I love the way that all of Jennifer Brown’s books don’t just show the “issue” of the book happening, but very importantly, the consequences. They offer perspective of the people affected and that is something that we don’t really get from sources like the news. They aren’t shy in terms of what they tell you. And while the morals aren’t exactly intricately woven into the text, they’re definitely there, and that’s one of the things that I really love. It’s one of the key factors in the impact the book has. Another thing I love, but which is kind materialistic, is that all her books match. It’s nice.

Like the ending. It was just what I wanted – satisfying and so right for the book. And follow that up with the quirky acknowledgements as well as an author’s note and interview and you pretty much have a recipe for success. I actually enjoyed reading the acknowledgements, they kept with the theme of the book and was done really well. The author’s note and interview was really interesting and worth reading.

One of my issues with Thousand Words was the romance. While I liked both the characters involved (Ashleigh and Mack) I wasn’t particularly impressed. I didn’t really feel any chemistry between them, just that Mack was the most decent guy in the whole book. But I loved the way he stood up for what was right.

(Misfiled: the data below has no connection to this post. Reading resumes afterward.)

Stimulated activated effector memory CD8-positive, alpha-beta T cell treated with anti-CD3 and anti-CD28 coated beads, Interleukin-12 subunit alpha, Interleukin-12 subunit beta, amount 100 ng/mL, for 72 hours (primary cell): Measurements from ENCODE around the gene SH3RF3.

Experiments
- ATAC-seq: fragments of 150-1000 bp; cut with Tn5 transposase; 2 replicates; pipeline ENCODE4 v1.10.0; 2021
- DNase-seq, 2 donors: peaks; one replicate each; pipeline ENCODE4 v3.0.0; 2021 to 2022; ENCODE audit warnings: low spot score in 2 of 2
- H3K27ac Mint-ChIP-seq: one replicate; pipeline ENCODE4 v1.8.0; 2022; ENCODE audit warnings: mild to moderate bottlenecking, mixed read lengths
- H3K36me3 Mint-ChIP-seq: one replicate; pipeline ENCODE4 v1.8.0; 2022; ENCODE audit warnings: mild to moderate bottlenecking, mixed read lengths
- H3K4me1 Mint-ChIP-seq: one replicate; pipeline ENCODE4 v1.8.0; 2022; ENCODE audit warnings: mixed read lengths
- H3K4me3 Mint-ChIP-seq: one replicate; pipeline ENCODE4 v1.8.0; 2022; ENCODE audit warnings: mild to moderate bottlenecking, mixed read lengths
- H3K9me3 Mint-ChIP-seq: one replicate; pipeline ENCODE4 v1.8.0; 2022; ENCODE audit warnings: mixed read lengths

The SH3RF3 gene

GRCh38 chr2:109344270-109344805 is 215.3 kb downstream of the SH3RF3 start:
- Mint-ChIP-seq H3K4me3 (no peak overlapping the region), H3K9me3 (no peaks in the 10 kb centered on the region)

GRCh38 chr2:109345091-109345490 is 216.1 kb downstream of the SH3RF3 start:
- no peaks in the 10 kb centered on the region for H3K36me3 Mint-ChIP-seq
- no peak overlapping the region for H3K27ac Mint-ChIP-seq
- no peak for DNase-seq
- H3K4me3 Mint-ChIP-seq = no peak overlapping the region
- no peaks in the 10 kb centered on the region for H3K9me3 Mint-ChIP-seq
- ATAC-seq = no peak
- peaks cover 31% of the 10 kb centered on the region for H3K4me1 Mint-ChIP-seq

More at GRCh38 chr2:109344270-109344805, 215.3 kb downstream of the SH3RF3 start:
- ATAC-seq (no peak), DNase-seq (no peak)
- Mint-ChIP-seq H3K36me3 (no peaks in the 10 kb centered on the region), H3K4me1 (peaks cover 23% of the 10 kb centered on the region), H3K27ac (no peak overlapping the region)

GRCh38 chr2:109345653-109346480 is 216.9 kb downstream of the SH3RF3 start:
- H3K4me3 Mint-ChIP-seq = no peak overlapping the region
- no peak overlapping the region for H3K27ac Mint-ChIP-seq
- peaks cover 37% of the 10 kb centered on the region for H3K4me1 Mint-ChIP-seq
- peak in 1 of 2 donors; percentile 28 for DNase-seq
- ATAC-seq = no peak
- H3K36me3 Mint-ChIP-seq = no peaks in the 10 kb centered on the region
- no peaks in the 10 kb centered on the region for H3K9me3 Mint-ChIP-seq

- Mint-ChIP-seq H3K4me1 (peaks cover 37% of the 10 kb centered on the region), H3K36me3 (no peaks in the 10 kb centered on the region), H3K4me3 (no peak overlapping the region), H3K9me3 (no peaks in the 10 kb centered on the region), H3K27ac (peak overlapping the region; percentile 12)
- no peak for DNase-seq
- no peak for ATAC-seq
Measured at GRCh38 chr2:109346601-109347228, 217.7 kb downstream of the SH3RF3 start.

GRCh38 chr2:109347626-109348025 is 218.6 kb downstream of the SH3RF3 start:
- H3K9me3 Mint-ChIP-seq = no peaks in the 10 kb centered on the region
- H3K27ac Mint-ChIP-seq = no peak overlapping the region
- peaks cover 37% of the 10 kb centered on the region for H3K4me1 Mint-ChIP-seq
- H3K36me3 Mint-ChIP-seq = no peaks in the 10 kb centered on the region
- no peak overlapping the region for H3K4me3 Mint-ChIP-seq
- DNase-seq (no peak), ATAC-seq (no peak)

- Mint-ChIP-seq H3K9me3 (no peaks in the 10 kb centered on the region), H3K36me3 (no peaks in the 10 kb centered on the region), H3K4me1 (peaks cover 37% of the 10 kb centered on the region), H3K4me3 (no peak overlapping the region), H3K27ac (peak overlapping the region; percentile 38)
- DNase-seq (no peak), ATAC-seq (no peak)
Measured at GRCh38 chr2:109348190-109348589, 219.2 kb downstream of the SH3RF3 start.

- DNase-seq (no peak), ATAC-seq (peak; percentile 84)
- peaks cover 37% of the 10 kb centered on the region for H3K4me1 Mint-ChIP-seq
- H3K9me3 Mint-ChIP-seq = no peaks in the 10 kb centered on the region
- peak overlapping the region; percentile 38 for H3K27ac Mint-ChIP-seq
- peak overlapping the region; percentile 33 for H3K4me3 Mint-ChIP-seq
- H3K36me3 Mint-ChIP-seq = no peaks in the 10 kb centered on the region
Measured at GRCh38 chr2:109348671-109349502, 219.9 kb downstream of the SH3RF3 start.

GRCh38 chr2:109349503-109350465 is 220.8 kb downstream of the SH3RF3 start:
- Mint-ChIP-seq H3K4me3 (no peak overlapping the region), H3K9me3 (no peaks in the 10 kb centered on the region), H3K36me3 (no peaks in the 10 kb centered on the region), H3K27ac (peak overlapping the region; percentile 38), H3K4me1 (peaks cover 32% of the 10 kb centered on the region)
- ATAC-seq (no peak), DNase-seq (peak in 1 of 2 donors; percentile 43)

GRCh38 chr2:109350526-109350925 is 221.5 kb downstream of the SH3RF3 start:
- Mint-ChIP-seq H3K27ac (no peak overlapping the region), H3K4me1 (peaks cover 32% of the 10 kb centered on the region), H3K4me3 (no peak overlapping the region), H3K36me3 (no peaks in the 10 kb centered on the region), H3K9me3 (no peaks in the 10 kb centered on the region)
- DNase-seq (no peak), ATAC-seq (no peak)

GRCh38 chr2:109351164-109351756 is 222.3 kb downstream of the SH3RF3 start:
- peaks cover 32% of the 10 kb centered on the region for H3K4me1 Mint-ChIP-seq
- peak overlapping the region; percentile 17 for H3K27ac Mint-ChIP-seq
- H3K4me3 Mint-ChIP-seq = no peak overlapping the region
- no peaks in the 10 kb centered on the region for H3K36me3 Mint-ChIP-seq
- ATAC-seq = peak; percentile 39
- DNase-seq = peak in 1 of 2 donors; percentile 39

My other big issue was with Ashleigh herself. I get that one of the themes in the novel was teenage mistakes and the repercussions but Ashleigh kind of made a little too many for my tastes. The other thing that annoyed me was the way she dealt with certain things, which really can come under mistakes. She just kind of dug her hole deeper and deeper.

I would definitely recommend Thousand Words to fans of realistic fiction. I would recommend all of Jennifer Brown’s books to fans of realistic fiction, actually. They’re so great. I can’t wait for her next book, which hopefully I won’t have to wait too long for.

4/5 comets
Meteor shower – a great show!

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Author bio:

Jennifer BrownTwo-time winner of the Erma Bombeck Global Humor Award (2005 & 2006), Jennifer’s weekly humor column appeared in The Kansas City Star for over four years, until she gave it up to be a full-time young adult novelist.

Jennifer’s debut novel, HATE LIST (Little, Brown Books for Young Readers, 2009) received three starred reviews and was selected as an ALA Best Book for Young Adults, a VOYA “Perfect Ten,” and a School Library Journal Best Book of the Year. HATE LIST also won the Michigan Library Association’s Thumbs Up! Award, the Louisiana Teen Readers Choice award, the 2012 Oklahoma Sequoyah Book Award, was an honorable mention for the 2011 Arkansas Teen Book Award, is a YALSA 2012 Popular Paperback, received spots on the Texas Library Association’s Taysha’s high school reading list as well as the Missouri Library Association’s Missouri Gateway Awards list, and has been chosen to represent the state of Missouri in the 2012 National Book Festival in Washington, DC. Jennifer’s second novel, BITTER END, (Little, Brown Books for Young Readers, 2011) received starred reviews from Publishers Weekly and VOYA and is listed on the YALSA 2012 Best Fiction for Young Adults list and is a 2012 Taysha’s high school reading list pick as well.